“These Pretzels Are Making Me Thirsty”
Elaine, George, and Kramer are Jerry’s friends, sure, but their whole lives don’t revolve around him. The show’s creators have made sure to properly develop them into characters of their own with subplots and worries that, together, can perfectly fill up the thirty-minute runtime. But whenever our favorite characters are united by a common element, it’s always a delight.
In Season 3, Episode 11, Kramer manages to land a role in an upcoming Woody Allen flick, where all he has to do is deliver the now memorable “These pretzels are making me thirsty” line. All four of them consequently use the phrase throughout the episode, trying to figure out the best way that it’s supposed to be delivered. The downside of this episode, though, has to be the fact that Jerry Seinfeld admitted in 2012 that The Alternate Side was his least favorite episode. Don’t worry, it has nothing to do with the pretzels, but rather with the fact that the “patient who suffered a stroke” storyline from Elaine’s subplot made him uncomfortable.
Kramer at the Dojo
Every Seinfeld character brings its own spice to the show, by providing different types of humor. In Kramer’s case, this humor strongly relied on excess, extravagance, and lots of zany physical movements. He was definitely a tiny bit loony, but that was his biggest charm. This hilarious scene comes after Kramer states that he is the undefeated champion at his dojo. And if you thought that there was something fishy going on, you were absolutely right, as it turns out that Kramer was the only adult at that course. It’s a typical Kramer thing to do, which is why this moment is almost definitive of his character.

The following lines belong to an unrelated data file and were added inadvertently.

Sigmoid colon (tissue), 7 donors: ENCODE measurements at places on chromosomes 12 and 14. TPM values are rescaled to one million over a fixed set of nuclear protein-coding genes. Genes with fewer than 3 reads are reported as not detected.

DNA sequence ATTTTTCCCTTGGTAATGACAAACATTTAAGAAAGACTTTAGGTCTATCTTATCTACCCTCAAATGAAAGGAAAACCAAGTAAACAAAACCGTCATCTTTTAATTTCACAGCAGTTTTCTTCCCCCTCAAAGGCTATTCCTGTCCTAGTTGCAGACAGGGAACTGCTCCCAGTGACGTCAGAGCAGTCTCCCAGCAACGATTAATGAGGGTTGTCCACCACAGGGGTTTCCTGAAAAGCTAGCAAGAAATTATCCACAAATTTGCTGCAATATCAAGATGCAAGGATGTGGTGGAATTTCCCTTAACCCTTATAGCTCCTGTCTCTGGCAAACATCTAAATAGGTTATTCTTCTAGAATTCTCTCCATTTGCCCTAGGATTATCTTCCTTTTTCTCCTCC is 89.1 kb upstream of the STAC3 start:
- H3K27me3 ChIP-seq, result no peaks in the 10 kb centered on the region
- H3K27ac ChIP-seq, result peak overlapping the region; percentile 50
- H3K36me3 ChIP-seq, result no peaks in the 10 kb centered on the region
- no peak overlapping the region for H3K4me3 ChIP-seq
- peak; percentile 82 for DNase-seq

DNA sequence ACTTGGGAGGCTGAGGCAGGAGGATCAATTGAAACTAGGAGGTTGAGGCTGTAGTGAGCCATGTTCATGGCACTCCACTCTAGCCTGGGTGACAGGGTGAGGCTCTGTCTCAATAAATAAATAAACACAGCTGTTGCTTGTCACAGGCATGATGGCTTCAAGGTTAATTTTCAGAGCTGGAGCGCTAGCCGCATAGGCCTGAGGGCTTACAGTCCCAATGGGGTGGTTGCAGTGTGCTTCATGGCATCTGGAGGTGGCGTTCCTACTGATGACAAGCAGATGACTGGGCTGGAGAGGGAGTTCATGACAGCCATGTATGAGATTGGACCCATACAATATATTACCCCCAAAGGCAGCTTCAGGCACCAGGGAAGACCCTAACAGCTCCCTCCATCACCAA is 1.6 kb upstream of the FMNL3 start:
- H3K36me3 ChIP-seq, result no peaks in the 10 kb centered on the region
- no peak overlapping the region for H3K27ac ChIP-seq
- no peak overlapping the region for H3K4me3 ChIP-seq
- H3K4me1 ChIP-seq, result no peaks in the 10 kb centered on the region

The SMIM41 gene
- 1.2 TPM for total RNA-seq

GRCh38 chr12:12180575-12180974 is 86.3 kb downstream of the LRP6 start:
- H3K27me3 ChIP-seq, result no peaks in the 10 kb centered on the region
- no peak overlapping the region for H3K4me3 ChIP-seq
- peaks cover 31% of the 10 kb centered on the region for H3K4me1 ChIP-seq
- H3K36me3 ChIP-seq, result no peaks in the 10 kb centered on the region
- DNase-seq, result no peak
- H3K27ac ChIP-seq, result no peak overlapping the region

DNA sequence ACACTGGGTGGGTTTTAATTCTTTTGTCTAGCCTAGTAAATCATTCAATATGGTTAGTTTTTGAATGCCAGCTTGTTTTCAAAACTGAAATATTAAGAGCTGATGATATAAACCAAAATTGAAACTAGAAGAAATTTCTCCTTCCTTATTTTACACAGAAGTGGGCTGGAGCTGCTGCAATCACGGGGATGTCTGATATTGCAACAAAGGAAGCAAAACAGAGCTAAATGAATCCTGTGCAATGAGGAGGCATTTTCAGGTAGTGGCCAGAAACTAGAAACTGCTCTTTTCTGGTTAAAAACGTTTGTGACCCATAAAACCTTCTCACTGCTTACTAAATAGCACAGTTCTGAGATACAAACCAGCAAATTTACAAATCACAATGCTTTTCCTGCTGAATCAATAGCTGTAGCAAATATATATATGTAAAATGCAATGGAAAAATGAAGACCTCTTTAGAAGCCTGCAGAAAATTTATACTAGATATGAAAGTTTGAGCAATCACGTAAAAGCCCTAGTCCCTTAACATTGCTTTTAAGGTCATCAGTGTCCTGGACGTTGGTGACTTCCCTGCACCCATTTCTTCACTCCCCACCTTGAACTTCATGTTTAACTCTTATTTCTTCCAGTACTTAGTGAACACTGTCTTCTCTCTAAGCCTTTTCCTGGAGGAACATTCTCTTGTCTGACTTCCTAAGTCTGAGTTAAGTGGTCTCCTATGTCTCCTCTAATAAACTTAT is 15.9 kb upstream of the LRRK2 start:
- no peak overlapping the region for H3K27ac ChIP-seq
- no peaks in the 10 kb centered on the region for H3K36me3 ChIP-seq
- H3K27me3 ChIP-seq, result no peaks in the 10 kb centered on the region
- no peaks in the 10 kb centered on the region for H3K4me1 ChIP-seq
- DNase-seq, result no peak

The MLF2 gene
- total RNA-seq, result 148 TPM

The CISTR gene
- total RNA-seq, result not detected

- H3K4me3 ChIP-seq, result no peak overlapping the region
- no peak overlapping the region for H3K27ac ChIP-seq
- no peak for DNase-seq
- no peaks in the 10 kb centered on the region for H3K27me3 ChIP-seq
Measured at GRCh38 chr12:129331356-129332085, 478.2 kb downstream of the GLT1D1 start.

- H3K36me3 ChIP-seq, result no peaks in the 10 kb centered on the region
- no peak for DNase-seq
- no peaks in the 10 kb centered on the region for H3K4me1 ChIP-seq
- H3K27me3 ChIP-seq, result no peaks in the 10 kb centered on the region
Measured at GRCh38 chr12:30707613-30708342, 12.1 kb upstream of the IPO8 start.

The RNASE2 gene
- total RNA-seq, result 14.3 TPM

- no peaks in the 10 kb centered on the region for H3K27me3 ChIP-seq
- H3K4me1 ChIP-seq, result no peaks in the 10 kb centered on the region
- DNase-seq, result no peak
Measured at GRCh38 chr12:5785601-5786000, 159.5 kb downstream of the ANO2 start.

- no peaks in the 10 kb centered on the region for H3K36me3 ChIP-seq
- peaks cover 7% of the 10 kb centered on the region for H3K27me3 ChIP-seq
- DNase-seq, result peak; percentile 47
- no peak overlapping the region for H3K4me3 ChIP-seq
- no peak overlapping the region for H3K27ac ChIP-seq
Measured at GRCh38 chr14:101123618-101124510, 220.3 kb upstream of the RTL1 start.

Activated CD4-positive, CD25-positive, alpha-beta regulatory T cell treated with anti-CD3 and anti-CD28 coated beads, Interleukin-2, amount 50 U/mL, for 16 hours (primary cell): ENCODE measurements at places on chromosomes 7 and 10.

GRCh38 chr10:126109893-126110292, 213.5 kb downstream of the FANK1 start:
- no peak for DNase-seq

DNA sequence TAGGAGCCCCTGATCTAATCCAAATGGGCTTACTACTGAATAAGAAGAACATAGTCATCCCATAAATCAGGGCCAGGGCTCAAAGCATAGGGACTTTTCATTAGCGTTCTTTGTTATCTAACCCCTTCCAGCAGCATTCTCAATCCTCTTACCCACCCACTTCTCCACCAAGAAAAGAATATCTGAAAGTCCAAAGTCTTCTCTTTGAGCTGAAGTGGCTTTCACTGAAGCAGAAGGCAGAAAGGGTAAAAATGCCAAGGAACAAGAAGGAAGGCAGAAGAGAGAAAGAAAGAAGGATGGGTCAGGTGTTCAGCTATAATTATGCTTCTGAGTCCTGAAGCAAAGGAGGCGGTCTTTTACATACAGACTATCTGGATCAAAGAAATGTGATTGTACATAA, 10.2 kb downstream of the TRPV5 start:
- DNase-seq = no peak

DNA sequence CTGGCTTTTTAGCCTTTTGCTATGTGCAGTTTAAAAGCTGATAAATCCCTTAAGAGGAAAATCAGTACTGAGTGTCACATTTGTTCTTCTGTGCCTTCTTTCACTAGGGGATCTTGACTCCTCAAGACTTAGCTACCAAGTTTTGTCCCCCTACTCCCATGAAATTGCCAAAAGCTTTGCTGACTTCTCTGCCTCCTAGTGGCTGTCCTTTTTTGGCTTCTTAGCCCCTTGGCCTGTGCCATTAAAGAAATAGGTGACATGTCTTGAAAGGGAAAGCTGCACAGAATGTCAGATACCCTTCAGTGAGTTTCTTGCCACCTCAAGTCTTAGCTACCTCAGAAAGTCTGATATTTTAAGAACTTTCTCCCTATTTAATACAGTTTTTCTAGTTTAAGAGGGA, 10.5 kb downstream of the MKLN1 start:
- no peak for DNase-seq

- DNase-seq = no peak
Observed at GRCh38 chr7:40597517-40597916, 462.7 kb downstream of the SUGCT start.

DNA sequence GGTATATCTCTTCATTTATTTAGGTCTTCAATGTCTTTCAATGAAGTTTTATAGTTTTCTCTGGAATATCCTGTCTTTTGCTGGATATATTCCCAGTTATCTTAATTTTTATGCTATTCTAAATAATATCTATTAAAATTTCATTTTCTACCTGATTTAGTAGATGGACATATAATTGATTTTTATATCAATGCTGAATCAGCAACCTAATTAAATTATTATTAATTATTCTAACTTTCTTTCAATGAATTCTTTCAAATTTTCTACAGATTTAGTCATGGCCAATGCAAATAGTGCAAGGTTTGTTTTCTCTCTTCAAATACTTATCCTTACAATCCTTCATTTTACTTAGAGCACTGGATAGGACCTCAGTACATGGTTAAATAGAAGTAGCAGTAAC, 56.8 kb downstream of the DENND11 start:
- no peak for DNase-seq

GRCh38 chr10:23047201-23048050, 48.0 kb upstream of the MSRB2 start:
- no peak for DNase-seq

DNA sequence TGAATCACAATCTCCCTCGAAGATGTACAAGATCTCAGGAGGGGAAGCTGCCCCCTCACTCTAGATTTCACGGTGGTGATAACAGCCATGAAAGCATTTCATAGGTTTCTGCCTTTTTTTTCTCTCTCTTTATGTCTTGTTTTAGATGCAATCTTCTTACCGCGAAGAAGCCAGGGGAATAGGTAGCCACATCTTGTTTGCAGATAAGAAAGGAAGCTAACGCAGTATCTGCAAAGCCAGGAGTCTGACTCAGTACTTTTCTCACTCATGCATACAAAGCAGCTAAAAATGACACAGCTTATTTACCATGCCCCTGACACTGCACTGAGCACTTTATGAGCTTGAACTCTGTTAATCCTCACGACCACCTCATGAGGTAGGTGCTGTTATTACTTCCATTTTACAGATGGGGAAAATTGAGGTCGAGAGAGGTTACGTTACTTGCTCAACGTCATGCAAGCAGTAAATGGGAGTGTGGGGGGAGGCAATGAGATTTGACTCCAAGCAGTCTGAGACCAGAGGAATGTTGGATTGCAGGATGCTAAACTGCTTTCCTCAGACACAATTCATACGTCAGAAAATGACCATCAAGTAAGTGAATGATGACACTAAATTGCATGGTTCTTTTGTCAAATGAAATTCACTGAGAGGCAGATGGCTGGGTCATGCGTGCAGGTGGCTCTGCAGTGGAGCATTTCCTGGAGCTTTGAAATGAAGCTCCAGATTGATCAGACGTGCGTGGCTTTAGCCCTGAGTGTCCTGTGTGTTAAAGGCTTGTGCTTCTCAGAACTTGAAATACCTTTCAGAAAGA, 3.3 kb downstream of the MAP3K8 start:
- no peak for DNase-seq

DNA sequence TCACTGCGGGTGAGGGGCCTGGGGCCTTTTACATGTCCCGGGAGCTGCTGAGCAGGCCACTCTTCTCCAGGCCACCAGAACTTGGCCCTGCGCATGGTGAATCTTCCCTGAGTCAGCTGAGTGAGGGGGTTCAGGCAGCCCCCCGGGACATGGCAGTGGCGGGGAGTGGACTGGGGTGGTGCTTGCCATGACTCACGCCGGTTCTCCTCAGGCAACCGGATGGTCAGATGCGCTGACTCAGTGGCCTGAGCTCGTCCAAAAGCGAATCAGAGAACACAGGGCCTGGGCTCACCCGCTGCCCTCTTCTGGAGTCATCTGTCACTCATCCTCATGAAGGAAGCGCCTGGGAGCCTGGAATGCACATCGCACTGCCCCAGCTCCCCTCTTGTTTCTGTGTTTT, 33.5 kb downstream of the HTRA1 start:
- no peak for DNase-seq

The Soup Nazi
No one has been able to make soup look as threatening as the infamous Soup Nazi. His first encounter with George in Season 7, Episode 6 is one of the most memorable moments of the show, one that made critics and viewers alike consider this as one of the best episodes of the series. As the name suggests, there is nothing good that can come out of a person whose nickname ends in “Nazi” and this is perfectly played out in the scene of the first meeting between the Larry Thomas character, George, and Jerry.
Consequently, pretty much all characters go to order a soup at the stand and end up doing something that ticks the Soup Nazi off. And every time that happens, he takes the order back and delivers the infamous “No soup for you” line. Let’s be honest – he’s one of those characters that you are glad to see because you just know the upcoming scene is going to be excellent.
All of these scenes are, in my opinion, the most memorable scenes of each of the Seinfeld cast. Naturally, even though they are definite trademarks for the type of humor all of them manage to bring, Seinfeld excels precisely at being more than just a typical sitcom. It’s multi-faceted, it’s engaging, and it makes you care about these characters.